Jesse's Jihad

Martha Rich

According to reporters who cover the governor's office, if Jesse Ventura were a cartoon character, steam would surely be whistling out of his jug ears. The guy is ready to blow. "He seems deeply, deeply angry right now," says capitol reporter Jim Ragsdale, who writes for the St. Paul Pioneer Press. "I think this recent spat with the media is more intense because of the emotions of the day."

Pat Kessler, political correspondent for WCCO-TV (Channel 4), agrees. "This is the latest in a series of eruptions from the governor--some of them serious, some of them shtick, most of them both," says Kessler. "And while this too shall pass, it may be longer in duration than previous disagreements with the media."

The latest flare-up in a two-and-a-half-year media jihad--which has been highlighted by (among other things) drunken-Irishman jokes, jackal press IDs, and a bizarre observation about "hunting man"--commenced late on Tuesday, October 2. Ventura and his wife Terry had visited the remains of the World Trade Center with New York Gov. George Pataki and a camera crew from ABC-TV's Good Morning America. No other media--including reporters who had traveled from Minnesota--were permitted to come along. A day later Kevin Diaz, the Star Tribune's Washington correspondent, approached Ventura spokesman John Wodele on the set of Good Morning America to request a one-on-one interview with the governor. When asked what the topic would be, Diaz said he wanted to know whether there had been an "arrangement" between the morning show and Ventura's office that resulted in ABC having sole rights to the ground-zero visit.

Wodele says he had explained to Diaz the night before that ABC had paid for his and the governor's airfare, and two hotel rooms (which, as it turns out, is standard practice for the show). He also acknowledged that Ventura had agreed not to appear on any other morning shows or The Late Show With David Letterman during the visit (also standard practice). But at no point was there an "exclusivity agreement" concerning coverage of the tour, Wodele told Diaz: ABC had set up the event with Governor Pataki's office, and any issues of access had nothing to do with Ventura. As Wodele loudly took Diaz to task, Ventura, who was standing nearby, entered the fray.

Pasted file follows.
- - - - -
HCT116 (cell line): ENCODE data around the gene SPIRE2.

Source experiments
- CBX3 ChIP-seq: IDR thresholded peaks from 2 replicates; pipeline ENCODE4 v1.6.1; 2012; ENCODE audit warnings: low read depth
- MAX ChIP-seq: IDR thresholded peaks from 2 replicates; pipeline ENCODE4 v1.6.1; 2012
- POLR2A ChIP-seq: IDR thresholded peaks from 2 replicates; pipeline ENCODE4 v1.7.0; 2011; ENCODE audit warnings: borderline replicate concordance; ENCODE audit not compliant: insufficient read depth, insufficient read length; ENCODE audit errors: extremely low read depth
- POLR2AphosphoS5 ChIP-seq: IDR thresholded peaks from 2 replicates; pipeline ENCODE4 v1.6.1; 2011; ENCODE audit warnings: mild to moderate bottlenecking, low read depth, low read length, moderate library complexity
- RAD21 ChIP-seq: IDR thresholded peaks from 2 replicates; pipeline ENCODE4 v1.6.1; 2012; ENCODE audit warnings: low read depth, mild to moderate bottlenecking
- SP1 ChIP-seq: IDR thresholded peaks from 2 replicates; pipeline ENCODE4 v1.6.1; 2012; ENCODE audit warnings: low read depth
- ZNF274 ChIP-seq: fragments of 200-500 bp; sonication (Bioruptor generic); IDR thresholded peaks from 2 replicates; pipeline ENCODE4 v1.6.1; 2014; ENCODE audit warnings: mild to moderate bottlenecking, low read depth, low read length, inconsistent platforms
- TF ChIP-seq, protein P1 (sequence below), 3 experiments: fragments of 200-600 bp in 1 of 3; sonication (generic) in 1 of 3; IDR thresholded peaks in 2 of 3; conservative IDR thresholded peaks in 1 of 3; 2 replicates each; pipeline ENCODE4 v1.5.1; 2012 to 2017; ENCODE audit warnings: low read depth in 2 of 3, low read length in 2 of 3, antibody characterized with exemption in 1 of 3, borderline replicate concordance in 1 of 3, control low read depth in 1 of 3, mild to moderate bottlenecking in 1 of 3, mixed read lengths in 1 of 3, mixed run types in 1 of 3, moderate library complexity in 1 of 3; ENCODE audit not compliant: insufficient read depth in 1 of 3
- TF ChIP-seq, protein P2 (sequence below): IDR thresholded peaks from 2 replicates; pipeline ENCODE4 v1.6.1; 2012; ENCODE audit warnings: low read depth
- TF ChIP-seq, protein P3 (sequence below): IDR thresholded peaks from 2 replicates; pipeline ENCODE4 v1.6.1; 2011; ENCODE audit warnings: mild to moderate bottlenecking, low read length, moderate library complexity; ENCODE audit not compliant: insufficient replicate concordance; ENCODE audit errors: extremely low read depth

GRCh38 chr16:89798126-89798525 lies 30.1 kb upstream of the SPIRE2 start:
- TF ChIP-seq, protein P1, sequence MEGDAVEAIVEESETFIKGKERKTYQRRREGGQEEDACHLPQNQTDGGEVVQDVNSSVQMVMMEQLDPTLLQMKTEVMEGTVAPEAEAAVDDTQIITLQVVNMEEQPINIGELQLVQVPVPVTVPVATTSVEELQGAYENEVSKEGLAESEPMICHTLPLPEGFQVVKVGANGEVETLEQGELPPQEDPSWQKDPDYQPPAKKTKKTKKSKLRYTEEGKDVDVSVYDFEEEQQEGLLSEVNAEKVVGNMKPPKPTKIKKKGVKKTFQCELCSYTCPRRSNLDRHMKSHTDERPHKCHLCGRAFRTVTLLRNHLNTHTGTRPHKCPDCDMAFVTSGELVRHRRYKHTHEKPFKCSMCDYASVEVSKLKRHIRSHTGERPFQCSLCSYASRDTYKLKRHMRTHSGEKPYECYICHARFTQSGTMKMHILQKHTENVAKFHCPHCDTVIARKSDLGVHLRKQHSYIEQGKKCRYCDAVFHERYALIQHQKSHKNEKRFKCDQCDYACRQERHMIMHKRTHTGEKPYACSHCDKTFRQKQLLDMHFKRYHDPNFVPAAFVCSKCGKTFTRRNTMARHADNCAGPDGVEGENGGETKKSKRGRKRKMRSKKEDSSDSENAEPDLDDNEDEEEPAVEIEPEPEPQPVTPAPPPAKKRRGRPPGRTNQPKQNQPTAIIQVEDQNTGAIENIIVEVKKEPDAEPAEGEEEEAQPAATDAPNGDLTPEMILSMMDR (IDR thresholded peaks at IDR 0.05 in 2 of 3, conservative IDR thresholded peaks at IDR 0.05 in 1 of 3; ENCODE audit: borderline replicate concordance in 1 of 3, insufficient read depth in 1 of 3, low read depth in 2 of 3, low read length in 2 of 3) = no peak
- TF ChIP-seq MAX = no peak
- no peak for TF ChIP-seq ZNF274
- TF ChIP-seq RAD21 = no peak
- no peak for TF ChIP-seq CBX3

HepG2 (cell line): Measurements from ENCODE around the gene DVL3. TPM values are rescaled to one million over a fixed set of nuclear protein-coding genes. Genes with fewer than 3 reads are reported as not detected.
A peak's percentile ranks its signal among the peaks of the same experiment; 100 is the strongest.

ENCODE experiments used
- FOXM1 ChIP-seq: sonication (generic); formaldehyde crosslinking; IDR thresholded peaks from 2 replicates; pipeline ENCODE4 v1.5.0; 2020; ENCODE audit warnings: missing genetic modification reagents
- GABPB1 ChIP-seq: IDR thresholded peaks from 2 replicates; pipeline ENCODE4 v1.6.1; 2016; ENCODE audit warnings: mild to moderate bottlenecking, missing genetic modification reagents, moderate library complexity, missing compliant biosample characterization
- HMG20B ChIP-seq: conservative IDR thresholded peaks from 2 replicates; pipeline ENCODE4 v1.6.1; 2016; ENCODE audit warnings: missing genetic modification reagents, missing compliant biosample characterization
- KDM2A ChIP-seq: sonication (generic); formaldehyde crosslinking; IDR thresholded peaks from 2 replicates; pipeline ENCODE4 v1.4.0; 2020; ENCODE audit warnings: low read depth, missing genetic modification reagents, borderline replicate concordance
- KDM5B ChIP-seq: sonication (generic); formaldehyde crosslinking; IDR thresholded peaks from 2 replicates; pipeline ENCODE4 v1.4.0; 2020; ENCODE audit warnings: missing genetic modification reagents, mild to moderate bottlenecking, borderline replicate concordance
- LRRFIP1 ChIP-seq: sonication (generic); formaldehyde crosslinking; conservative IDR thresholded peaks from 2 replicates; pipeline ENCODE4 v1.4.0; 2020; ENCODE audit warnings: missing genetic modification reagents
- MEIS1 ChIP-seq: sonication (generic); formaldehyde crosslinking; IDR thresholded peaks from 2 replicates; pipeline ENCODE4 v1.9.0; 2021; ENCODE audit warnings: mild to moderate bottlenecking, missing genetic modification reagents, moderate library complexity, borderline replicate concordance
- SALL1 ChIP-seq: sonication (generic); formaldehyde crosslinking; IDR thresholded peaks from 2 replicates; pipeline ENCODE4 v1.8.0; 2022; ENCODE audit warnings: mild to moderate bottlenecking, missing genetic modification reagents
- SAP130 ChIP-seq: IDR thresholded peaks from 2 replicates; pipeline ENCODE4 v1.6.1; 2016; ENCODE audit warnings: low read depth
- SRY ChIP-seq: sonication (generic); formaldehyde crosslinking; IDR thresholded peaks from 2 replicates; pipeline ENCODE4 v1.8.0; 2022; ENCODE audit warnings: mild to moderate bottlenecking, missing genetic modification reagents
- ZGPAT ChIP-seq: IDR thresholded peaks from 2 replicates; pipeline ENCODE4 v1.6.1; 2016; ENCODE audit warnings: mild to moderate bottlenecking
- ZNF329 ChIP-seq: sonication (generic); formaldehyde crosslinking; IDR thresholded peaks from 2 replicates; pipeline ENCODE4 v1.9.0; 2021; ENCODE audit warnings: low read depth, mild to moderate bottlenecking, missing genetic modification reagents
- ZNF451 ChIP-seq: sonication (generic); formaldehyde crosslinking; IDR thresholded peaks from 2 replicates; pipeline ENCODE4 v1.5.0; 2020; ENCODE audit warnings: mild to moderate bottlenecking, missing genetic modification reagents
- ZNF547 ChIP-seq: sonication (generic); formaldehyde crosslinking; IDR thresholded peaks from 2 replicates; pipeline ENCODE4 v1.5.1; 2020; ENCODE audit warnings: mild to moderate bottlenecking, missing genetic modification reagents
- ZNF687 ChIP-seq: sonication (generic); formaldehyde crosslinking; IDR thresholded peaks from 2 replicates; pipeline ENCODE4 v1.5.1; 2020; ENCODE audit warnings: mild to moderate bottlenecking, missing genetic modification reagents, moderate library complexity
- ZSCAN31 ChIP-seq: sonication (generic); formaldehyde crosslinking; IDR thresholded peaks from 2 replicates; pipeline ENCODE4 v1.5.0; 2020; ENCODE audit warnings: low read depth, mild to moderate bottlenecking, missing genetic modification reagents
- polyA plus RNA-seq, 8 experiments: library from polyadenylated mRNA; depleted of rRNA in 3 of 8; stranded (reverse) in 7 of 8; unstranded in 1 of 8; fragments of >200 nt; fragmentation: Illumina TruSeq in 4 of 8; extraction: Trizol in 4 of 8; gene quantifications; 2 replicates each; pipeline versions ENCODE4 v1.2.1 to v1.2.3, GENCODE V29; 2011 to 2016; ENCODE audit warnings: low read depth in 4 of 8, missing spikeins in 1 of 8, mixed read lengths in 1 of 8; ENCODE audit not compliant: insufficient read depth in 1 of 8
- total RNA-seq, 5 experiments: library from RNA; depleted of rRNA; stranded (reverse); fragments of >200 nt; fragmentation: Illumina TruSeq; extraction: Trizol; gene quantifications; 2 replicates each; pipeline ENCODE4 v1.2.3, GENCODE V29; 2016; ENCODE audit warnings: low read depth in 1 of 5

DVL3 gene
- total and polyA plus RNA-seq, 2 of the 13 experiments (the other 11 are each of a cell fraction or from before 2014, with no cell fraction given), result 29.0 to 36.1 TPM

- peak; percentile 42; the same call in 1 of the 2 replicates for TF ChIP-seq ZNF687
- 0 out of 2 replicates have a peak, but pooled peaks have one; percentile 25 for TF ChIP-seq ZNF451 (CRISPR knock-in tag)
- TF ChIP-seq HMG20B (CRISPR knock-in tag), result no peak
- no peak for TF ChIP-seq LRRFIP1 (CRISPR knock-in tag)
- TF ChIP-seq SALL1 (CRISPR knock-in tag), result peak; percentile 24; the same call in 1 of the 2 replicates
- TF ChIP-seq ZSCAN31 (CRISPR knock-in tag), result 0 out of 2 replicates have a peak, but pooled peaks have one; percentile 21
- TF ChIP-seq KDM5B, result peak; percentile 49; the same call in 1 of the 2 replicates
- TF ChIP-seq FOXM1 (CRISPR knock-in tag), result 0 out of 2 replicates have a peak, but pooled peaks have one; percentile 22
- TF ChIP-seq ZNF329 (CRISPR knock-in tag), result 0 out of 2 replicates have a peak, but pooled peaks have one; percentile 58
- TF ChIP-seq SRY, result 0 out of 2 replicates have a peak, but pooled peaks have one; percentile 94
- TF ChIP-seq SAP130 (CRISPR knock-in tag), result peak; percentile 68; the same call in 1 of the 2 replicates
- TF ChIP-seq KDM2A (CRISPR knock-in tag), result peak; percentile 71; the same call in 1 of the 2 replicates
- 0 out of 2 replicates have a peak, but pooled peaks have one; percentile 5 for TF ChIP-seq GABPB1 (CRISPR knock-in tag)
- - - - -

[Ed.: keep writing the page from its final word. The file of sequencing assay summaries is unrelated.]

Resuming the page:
"What Kevin insinuated on that first night irritated me, but I answered the questions," Wodele says now. "But when he came after me again the next day, I got upset. The governor saw me getting badgered by a reporter, and he came to my rescue."

Reporters who covered the New York junket say Ventura was spoiling for a fight that morning. After all, he'd been grilled the day before for flying away two days after 28,000 state employees had walked off their jobs. Still, the governor had reason to be miffed at the coverage of the Diaz episode, which was portrayed as a pissing match and did not feature much of an effort to get at the facts behind what transpired.

If you believe Wodele--and everyone who covered the fracas says the governor's spokesman has been open and honest throughout the affair--Ventura didn't even know he was going to be on Good Morning America until "a day or two" before he went to New York. Wodele says that when he approached the morning show to help arrange a trip to the site, he assumed there would be full media access, and that when he found out ABC had negotiated exclusivity with Governor Pataki's office, he complained to the network. He says he was assured that at least one local representative from a radio station, newspaper, and TV station would be allowed to go along. That so-called pool arrangement fell through at the last minute, Wodele says, whereupon he consulted Ventura, who decided not to interfere with Pataki's plans during a sensitive time. "The thing that still bothers me is that all these people are still saying ABC got exclusive access because of some kind of payment arrangement," Wodele fumes. "And that's just not true. Period."

Says Diaz: "The truth is that the police had stopped granting passes to ground zero right before the trip. They weren't issuing them anymore. You could only get one if you were attached to a VIP delegation, like Pataki's. So in the end everyone can pass the buck. Ventura's office can point at ABC, ABC can point at Pataki's office, and Pataki's people can point to the police."

"I believe the governor's anger was real," concludes WCCO's Kessler. "He was angry to be challenged. He was angry that someone would say things about him back home. He was, in my view, embarrassed that this was happening in front of Governor Pataki, the New York media, and the national media. And I think he was upset that his wife was in tears the day before at the press conference. All of this combined, in a highly emotional time, to create an explosion."